Increasing competition keeps down airport charges, ACI World claims

posted on 13th May 2021 by Edward Robertson
Increasing competition keeps down airport charges, ACI World claims

Increased competition between airports has kept charges down despite growing passenger numbers, ACI World has claimed.

The airport association has released its 2021 Economics Report and Industry Key Performance Indicators which includes analysis for 2019, the last full year to be unaffected by the ongoing Covid-19 pandemic.

The report includes data from 950 airports of all shapes and sizes across all regions handling 81 per cent of worldwide aviation traffic.

It shows that in 2019, total airport revenue grew by 1.4 per cent to $180.9 billion from $178.4 billion in 2018.

The report said that the growth was less than the 3.5 per cent increase in air traffic during the same period, showing there was a real decrease in airport revenues on a per-traffic unit basis before the global pandemic struck, thanks to an intensification of airport competition

ACI World director general Luis Felipe de Oliveira said: “As the aviation industry plots a recovery from the catastrophic impacts of the Covid-19 pandemic, the economic fundamentals of our industry serve as a benchmark to assess the recovery – and transformation – of the airport business, paving the way to return to the pathway of growth.

“Our economics report shows that, though industry revenues continued to grow in at the same pace as passenger traffic before the pandemic, revenue per passenger decreased slightly year-over-year since 2015 which is testament to a wide array of competitive forces shaping the industry.

“This shows the commitment of the industry to keep the cost basis stable, facilitating the further development of aviation.

“This is a clear demonstration that the calls for tighter and rigid economic regulation of airport charges are unfounded as airport charges have remained both stable and reasonable in response to strong competitive pressures.”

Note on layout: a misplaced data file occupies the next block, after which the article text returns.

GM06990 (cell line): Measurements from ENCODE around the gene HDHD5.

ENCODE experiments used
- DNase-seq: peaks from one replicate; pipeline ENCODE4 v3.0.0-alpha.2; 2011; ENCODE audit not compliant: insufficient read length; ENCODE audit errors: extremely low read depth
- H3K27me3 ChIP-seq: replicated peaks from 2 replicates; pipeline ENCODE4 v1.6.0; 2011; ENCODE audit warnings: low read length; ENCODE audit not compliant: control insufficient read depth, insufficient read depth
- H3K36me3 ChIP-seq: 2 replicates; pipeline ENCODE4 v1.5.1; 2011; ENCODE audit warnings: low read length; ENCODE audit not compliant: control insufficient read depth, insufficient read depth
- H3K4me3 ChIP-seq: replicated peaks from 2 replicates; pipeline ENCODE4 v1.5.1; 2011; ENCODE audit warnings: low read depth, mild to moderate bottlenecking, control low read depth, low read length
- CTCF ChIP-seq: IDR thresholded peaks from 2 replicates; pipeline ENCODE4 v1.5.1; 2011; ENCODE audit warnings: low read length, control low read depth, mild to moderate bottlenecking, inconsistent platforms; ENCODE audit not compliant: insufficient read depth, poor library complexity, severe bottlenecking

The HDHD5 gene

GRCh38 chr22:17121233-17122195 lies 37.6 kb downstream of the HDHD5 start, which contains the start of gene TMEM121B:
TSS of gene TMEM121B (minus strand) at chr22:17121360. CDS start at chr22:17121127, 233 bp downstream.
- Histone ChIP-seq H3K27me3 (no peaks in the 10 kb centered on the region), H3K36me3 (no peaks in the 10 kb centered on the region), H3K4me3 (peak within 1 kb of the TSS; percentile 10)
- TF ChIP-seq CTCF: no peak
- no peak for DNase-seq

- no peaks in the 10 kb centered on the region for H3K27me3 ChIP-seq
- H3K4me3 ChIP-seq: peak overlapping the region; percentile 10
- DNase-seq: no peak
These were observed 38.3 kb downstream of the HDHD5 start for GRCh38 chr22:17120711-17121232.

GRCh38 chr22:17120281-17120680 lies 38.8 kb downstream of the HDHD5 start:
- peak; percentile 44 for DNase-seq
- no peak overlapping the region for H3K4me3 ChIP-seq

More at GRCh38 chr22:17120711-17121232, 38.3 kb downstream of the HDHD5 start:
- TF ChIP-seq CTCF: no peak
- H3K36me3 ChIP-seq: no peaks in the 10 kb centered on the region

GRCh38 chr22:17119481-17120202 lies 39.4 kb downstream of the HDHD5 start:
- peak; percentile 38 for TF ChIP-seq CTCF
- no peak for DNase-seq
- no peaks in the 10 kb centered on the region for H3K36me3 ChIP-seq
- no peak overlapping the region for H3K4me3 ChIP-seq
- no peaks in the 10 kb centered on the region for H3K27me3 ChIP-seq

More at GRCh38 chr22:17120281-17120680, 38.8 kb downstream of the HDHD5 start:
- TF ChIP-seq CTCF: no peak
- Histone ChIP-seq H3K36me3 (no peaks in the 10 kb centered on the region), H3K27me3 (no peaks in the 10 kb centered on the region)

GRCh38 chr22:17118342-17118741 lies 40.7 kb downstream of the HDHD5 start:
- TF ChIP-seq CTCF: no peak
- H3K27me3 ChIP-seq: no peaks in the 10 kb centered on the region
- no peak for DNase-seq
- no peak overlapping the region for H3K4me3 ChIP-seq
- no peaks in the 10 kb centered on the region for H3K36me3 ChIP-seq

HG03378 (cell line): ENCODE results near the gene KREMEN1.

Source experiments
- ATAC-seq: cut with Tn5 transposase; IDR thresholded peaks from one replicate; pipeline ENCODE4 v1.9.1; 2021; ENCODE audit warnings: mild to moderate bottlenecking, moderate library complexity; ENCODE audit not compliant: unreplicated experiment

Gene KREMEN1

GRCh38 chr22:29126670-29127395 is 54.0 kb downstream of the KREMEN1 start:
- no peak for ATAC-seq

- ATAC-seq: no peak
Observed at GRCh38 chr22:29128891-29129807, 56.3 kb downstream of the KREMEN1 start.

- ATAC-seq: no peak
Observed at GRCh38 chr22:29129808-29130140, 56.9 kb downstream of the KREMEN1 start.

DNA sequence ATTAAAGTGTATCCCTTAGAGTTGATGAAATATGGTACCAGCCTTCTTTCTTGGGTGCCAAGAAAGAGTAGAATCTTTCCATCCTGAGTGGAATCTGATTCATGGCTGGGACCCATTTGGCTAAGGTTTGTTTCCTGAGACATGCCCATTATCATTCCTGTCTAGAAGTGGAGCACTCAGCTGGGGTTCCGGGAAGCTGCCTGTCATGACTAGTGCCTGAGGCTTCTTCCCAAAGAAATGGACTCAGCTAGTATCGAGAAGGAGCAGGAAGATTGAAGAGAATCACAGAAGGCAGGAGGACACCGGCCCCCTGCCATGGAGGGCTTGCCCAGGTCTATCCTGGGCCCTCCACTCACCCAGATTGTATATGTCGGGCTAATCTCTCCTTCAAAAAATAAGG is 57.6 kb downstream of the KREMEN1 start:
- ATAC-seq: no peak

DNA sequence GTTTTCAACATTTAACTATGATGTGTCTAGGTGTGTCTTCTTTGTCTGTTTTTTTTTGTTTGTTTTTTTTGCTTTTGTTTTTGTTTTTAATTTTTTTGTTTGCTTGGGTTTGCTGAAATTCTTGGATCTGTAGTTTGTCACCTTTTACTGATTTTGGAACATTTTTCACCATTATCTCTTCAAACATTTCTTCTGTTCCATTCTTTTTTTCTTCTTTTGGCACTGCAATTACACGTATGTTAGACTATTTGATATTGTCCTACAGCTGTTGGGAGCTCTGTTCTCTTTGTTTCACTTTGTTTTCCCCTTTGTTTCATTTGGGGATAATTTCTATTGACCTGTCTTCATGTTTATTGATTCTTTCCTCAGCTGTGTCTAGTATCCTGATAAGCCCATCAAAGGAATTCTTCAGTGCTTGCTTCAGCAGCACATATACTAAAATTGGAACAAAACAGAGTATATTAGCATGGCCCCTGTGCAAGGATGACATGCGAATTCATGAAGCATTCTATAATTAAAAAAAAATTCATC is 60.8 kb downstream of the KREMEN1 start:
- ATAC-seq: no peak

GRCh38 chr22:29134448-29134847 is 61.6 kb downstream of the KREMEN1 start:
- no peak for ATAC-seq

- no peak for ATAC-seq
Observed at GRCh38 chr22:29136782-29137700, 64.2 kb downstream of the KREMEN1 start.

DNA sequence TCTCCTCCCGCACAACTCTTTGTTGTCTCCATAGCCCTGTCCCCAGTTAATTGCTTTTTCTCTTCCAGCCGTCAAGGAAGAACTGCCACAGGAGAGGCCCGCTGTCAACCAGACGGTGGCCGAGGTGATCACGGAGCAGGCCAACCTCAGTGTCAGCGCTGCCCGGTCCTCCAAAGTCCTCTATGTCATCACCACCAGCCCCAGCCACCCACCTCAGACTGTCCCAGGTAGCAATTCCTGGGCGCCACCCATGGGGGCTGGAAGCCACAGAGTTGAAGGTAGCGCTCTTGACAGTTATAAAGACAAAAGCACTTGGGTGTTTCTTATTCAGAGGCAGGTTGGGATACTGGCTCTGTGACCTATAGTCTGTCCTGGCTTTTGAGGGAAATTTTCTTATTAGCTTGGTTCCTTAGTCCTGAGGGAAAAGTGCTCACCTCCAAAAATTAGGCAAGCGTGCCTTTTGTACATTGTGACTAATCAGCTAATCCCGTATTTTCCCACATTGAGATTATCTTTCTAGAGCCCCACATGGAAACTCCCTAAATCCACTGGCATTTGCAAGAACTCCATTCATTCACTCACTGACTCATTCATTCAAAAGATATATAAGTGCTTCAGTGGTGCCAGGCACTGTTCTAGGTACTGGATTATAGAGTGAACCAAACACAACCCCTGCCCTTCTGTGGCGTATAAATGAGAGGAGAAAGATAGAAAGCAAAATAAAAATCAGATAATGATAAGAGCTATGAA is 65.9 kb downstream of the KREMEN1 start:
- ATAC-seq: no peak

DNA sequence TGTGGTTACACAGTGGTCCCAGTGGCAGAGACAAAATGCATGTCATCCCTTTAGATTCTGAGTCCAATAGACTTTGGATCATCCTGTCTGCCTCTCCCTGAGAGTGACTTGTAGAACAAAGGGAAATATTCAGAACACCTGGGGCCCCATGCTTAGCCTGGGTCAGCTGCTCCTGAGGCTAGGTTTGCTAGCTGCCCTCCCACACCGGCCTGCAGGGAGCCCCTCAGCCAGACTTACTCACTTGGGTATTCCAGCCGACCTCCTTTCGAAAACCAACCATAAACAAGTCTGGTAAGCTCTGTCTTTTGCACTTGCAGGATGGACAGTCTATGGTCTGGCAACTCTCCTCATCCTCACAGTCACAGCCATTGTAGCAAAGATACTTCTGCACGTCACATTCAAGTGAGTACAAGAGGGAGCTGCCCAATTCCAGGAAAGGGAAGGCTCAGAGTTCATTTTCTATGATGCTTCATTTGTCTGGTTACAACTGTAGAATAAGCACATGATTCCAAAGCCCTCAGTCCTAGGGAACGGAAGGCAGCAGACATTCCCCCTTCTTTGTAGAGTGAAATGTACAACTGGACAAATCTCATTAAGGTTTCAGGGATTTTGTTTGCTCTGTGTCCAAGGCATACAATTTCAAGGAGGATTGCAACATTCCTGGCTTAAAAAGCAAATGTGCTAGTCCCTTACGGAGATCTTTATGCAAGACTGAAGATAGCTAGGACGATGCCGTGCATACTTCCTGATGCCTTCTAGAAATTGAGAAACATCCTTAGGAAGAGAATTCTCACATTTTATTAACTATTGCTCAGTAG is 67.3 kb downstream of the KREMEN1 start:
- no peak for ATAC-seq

De Oliveira said airport charges are vital for both for the sustainability of airport operations and their future development as they plan and build extra infrastructure for future demand.

He added: “Airports incur capital expenditure, a significant portion of which relates to modernisation of the existing facilities and development of new infrastructure and, in the wake of the pandemic, new investments are needed to ensure sustainable and resilient airports.

“Post-pandemic times will require more technologically-advanced, seamless and contactless processes as for handling passengers, aircraft movements, cargo and baggage.”

De Oliveira added the competition between airlines will remain key to the future of the industry as it starts to emerge from the Covid-19 pandemic.

He said: “Airport costs are largely fixed, partly because of investment in infrastructure but also because of associated operating costs, including those on safety and security, and now hygiene and health, which vary little with the scale of traffic.

“Airlines are making full use of the freedom they have to switch away from airports and with the rapid development of new routes, a large proportion of today’s passengers have a choice between two or more local airports for departure or arrival and also a choice in hub airports for connecting flights.

“The combination of these factors suggests that passengers have a significant and increasing degree of choice over which airport to fly from which represents a competitive pressure for airports that increasingly must make themselves attractive to passengers.”